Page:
“Josh has always been such a positive thinker, brimming with energy. It’s hard for that kind of attitude not to be infectious. I tried to keep his attitude in mind when I found myself giving speeches to the kids at the UT swim camp over the last couple of years.”

Two-time Olympian Elizabeth Beisel first met Josh when she was 10 years old attending UT swim camp.

“The first day of practice we showed up and he sat us down in the stands and told us that at least one of us would be going to the Olympics one day,” Beisel said. “Being little kids, of course, we all thought it was going to be us. After his talk with us, we were told to break up into groups according to our 100 free time. The fastest group was able to swim a 100 under 56 seconds. Being 10, I’m pretty sure I wasn’t able to do that just yet, but when I went to the slower group Josh looked at me and said, ‘I know who you are…get over there in the fastest group and push those older kids.’ This made me smile maybe the biggest smile of my life. It was incredible even being in the same room as Josh, let alone being acknowledged by him. That camp, I worked to impress him and Eddie Reese (one of my most favorite people ever).”

After two weeks of swim camp, Beisel raced in the Texas Age Group Swimming (TAGS) meet and broke three National age group records.

“I credit so much of my success to Josh, especially when I was a young, wide-eyed swimmer just looking to meet some famous Olympians,” Beisel said. “If I could touch one life like Josh touched mine when I was 10, I would know that I made a difference in the world.”

The Clinic Ripple Effect


Photo Courtesy: Josh Davis

There were times when Josh Davis was out of town every weekend. Shantel had her hands full with their five kids on the weekends, but she knew Davis was doing transformative work.

Shantel reasoned with her husband’s career:

My “aha” moment of wanting Josh to continue with this nation-wide tour was when I heard my friend interview Dan Coyle, author of The Talent Code. Dan spoke and wrote about an illustration of a young girl who was practicing her instrument and not seeing many results. However, she went to see a master musician practice and she caught a glimpse of her “future self.” It was a game changer. It changed how she practiced and eventually changed how she performed.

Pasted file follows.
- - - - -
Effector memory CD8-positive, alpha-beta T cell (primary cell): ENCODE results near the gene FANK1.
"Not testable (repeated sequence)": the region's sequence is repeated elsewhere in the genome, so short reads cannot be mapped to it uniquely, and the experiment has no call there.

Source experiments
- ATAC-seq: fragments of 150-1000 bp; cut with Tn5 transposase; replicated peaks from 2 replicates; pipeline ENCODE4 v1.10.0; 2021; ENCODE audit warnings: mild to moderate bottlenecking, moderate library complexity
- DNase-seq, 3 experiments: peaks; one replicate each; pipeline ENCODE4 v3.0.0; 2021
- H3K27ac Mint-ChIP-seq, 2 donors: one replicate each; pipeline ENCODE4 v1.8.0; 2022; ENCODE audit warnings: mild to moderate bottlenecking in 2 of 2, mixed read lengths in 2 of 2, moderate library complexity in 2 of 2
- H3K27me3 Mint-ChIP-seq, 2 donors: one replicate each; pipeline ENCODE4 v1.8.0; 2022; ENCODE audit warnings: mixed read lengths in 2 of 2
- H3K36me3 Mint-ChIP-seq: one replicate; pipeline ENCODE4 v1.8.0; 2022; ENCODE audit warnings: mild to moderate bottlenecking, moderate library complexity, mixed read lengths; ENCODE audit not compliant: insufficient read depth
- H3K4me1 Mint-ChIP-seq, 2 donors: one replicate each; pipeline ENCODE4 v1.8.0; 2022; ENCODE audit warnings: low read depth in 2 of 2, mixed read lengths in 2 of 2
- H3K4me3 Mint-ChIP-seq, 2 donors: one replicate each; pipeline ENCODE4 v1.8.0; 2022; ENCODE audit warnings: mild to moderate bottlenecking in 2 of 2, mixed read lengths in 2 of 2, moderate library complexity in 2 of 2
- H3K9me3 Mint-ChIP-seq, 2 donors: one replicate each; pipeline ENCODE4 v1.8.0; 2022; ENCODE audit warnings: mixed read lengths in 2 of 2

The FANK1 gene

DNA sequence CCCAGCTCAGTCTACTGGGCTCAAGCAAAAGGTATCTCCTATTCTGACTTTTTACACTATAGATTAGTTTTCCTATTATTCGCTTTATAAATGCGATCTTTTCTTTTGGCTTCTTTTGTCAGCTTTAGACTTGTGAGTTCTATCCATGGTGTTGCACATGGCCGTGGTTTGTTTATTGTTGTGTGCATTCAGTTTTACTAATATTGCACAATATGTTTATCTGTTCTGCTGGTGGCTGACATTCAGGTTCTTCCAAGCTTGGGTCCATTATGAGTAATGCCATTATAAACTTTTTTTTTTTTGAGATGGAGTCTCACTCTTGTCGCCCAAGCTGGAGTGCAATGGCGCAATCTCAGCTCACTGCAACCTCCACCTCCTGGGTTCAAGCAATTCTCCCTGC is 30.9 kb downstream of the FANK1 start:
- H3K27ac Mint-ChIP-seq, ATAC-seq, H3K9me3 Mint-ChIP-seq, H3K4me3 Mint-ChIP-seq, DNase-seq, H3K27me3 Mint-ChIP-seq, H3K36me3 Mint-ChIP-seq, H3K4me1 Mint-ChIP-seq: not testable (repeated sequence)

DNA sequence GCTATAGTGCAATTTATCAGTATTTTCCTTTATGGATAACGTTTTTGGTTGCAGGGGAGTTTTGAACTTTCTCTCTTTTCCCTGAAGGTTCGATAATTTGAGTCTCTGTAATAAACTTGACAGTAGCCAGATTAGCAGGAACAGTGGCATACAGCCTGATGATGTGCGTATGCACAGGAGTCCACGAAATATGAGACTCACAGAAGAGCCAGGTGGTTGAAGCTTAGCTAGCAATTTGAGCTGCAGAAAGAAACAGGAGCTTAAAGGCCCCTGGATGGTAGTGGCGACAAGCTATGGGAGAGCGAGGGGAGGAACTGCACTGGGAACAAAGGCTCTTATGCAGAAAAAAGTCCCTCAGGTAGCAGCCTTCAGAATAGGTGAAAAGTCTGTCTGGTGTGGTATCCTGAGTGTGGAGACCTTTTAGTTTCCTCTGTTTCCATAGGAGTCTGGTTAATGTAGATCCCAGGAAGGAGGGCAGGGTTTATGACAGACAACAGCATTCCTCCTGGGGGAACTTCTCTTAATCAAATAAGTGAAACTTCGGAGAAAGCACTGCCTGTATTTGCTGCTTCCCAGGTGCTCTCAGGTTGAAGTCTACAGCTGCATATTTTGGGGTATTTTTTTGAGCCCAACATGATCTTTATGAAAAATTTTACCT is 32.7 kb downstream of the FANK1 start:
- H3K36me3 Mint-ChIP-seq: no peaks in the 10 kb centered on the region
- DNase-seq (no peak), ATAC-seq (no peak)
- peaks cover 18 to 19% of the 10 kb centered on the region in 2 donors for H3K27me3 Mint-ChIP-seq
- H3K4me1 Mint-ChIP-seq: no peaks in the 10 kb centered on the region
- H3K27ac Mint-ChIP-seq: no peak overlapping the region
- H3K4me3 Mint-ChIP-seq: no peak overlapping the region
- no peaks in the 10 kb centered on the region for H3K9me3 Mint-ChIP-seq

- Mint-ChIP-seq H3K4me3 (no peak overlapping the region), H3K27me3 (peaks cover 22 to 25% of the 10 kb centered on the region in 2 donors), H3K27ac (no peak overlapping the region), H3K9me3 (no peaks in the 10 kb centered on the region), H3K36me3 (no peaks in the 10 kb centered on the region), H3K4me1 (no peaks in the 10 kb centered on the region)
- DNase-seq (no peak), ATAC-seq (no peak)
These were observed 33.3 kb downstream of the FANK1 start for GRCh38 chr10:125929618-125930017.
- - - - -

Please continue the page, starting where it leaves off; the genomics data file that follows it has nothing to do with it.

I realized in that moment that part of the formula for being able to achieve greatness in a sport is by being exposed to someone who has already achieved it. You have to be able to conceptualize and visualize your future self. Coyle demonstrates this in his book and articles.

Olympians who go out into the grassroots programs provide the bridge for these young people to visualize their future selfs. These experiences launch them into a new focus, a new purposeful attendance, and they become self-driven by a desire to morph into a new possibility. Josh has modeled this for the sport of swimming and now I LOVE to see how many young swimmers have access to Olympians. I have a feeling that the sport of swimming will continue to grow and produce some pretty amazing swimmers because decorated swimmers are casting a vision for what a “future self” could look like.

An Indelible Legacy

My experience as a swim clinician alongside Olympian Matt Grevers has been incredibly enriching. Not only does it present us with an opportunity to pass down decades of swim knowledge to the rising generation, but we get to watch these young swimmers come alive at the end of a clinic.

Clinic participants hear how an Olympian was first drawn to the water, how they progressed through a tough (often under-appreciated) sport, and why they chose that route in life. Everyone has a different tale, and every swimmer is able to relate to at least a small part of an elite swimmer’s journey.

Davis was way ahead of Twitter and Instagram when he perpetuated a way for swimmers to connect with their idols; on a much more personal level than any social media medium could provide.

After a recent BREAKOUT Swim Clinic, we heard repeatedly what a cool thing it was to learn from (and race) someone who has been the best in the world at something.

The most accomplished swimmers, like celebrities, sometimes seem like forms that only swim across a TV screen or pages of a magazine. But when young swimmers are able to shake hands with these supposedly superhuman people, and hear their stories, the Olympian’s life no longer seems so different from their own.